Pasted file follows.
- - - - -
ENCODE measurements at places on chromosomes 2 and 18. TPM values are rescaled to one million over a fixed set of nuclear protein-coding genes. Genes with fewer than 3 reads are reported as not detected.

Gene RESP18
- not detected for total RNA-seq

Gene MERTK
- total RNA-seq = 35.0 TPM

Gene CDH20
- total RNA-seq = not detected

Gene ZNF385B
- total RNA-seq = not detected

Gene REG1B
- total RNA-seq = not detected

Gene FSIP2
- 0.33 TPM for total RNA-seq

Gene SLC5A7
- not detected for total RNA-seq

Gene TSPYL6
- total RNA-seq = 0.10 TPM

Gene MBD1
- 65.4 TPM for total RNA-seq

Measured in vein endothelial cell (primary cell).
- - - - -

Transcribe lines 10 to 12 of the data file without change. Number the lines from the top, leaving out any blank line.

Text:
Gene REG1B
- total RNA-seq = not detected

Gene FSIP2